Dancing the Chicken: Can Rooster Comb Therapy Help Your Arthritic Knees?
Seventeen years ago, a knee injury left Karen, then a 27-year-old mother of two, unable to squat down to pick up her children’s toys. As her children grew and became more active, additional complications and the onset of osteoarthritis further limited Karen’s mobility.
After years of treatment to alleviate pain and remove debris from the joints, Karen, now 44, looks forward to dancing the Chicken at her son’s wedding this summer thanks to hyaluronan — a treatment derived, ironically, from rooster combs.
Hyaluronan, a recently approved therapy for patients with arthritis of the knee, is injected directly into the damaged joint. It cushions and lubricates the knee the same way synovial fluid — secreted naturally by the lining of the joint — does. While undergoing treatment, patients receive three to five hyaluronan injections over the course of several weeks.
"These injections work like brake fluid in your car by lubricating the parts to prevent them from grinding against one another as they move. The treatment may help reduce pain and improve mobility," said William D. Abraham, orthopedic surgeon, with Tri Rivers Surgical.
Osteoarthritis, the most common form of arthritis, is the breaking down or wearing away of cartilage in the joint. Cartilage, a smooth, slick tissue, covers the ends of the bones and helps them glide against one another while in motion. Synovial fluid provides additional cushioning and lubrication to the cartilage-covered bones.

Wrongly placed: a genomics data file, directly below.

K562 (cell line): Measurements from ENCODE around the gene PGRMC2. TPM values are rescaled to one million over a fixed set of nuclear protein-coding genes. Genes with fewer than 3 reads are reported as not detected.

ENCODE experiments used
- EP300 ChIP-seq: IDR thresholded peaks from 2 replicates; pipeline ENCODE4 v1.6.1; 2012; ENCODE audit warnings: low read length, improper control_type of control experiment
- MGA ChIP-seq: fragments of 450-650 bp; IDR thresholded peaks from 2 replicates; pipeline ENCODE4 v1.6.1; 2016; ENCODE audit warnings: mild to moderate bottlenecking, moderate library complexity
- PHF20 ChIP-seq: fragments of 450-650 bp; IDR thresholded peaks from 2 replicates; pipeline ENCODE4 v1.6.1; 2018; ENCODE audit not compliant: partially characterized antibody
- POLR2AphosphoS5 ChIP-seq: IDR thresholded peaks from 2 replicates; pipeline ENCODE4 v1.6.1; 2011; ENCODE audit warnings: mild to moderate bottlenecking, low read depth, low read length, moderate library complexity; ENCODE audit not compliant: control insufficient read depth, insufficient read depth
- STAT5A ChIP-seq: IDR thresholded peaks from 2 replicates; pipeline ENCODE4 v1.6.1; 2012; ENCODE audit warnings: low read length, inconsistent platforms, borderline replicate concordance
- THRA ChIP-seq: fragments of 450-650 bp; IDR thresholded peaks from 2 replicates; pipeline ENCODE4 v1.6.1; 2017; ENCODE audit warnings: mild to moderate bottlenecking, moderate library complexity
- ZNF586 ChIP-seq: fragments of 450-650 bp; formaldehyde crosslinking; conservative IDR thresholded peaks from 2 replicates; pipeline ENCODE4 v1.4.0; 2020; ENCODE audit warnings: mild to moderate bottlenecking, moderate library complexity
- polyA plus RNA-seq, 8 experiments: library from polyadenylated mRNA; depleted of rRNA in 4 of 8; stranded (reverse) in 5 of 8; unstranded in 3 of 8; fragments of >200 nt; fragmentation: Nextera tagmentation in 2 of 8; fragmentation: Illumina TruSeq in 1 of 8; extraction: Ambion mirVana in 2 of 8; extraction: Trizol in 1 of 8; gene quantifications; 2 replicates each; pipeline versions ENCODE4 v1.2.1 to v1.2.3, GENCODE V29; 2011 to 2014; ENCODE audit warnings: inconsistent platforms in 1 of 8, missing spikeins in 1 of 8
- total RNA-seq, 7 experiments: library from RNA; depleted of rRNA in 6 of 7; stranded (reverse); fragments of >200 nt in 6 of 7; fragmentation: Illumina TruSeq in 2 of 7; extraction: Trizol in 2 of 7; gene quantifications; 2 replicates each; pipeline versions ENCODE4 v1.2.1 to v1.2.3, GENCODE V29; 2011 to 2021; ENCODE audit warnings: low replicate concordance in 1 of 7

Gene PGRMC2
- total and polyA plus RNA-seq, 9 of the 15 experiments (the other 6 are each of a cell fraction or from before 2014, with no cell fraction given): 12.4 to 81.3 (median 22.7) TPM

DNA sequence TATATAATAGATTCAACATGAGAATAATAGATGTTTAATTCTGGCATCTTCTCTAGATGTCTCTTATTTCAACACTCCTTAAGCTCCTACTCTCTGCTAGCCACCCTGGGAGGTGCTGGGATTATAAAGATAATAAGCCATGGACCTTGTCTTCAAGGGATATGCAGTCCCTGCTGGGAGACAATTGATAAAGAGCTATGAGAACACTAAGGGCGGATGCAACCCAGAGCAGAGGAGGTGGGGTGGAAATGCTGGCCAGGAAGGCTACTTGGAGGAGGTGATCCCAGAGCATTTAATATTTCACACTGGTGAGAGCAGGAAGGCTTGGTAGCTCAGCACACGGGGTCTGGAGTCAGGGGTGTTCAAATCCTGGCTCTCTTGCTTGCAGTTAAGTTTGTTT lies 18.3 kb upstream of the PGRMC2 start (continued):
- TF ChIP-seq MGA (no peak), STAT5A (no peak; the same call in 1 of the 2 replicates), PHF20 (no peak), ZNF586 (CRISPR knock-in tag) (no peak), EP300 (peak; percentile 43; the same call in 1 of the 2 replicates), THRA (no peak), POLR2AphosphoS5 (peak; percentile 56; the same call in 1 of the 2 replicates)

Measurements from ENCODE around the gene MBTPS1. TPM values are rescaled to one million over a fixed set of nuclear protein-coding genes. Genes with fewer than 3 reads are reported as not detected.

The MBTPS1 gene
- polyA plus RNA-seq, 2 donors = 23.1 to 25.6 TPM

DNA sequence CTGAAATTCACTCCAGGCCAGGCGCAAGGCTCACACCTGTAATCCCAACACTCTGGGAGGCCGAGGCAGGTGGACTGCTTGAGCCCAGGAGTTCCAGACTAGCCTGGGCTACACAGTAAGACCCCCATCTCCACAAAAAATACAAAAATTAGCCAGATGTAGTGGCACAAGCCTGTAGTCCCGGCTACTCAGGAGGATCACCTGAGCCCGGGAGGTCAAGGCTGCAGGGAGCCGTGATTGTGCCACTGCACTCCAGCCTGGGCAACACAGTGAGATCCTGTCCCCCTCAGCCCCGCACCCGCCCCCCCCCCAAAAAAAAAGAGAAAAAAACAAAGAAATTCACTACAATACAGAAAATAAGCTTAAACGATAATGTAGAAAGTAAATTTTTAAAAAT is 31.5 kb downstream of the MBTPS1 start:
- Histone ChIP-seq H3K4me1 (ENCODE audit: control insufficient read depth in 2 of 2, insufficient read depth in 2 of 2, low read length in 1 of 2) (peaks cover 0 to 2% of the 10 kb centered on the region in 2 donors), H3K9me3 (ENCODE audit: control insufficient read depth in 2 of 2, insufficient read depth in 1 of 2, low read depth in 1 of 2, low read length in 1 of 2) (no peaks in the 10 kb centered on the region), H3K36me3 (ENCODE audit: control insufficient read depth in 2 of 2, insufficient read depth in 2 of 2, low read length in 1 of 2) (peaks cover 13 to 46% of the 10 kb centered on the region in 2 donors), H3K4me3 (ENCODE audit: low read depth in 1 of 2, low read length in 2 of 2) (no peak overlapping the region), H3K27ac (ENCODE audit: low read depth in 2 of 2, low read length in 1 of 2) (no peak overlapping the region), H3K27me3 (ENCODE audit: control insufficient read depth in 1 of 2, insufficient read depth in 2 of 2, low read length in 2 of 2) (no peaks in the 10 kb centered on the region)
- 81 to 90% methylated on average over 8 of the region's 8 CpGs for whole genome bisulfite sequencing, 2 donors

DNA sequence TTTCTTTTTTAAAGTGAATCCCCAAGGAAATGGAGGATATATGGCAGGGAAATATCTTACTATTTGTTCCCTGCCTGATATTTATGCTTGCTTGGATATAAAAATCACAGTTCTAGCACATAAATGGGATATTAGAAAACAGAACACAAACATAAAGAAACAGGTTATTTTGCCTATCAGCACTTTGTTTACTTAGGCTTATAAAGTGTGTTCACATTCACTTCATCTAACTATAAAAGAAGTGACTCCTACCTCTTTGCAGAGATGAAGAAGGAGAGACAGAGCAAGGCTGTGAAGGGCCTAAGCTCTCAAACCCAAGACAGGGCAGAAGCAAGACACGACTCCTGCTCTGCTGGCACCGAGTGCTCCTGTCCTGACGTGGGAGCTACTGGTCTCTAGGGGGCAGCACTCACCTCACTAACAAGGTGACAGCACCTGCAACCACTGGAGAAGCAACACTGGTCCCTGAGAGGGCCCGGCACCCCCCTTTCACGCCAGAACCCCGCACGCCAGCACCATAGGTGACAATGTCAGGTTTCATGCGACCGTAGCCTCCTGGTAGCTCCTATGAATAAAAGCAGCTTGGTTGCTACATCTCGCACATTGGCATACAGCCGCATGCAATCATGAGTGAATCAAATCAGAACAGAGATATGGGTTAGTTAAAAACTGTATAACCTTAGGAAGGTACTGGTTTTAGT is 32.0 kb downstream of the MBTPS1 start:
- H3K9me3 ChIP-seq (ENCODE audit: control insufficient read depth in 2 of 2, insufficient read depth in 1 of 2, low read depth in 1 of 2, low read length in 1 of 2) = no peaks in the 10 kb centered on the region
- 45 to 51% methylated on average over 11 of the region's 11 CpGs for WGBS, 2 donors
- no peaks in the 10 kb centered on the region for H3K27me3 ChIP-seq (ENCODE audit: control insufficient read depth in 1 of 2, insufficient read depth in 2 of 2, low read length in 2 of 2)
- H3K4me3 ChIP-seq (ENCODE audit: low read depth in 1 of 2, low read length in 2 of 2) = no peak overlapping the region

Regular wear and tear, the aging process or trauma can eventually lead to osteoarthritis. In a weight-bearing joint like the knee, daily strain can contribute to increased pain and limited mobility.
Hyaluronic treatment may benefit patients with mild to moderate osteoarthritis who have not responded to traditional therapies, including physical therapy, exercise, over-the-counter pain relievers, prescription medications and steroid injections.
"While hyaluronan therapy has been beneficial for many patients, it does not help everyone, and patients with advanced osteoarthritis may not benefit at all," Dr. Abraham said. "It does not cure osteoarthritis, stop the progression of the disease or heal worn cartilage, but hyaluronan may temporarily improve pain and stiffness in many patients."
Patients usually notice some relief within the first week or two after their initial injection. The effects typically peak five to nine weeks after treatment and may last for six to 12 months.
"Within the first few days following the first treatment, I felt some improvement," Karen said. "Following the subsequent injections, 90 percent of my pain has alleviated, I can walk easier and sleep better at night."
Serious side effects are rare, but because hyaluronan is derived from rooster combs, patients with allergies to eggs or shellfish cannot receive therapy.
With the aid of hyaluronic injections, Karen and others who suffer from osteoarthritis can enjoy the freedom to spread their wings and move again.
What’s all the crowing about?
Hyaluronic therapy has been approved by the Food and Drug Administration for use in patients with arthritis of the knee. Also called viscosupplementation, hyaluronan is injected directly into the knee, where it cushions and lubricates the joint to provide temporary relief of arthritic pain.
"Hyaluronan injections can be repeated once a year in most patients. The treatments are meant to provide temporary relief, however, and do not fix the underlying medical problem. Patients will eventually need to explore other more permanent therapies," Dr. Abraham said.
At this time, hyaluronic therapy is only approved for use in the knee, though it is being considered for use in other joints.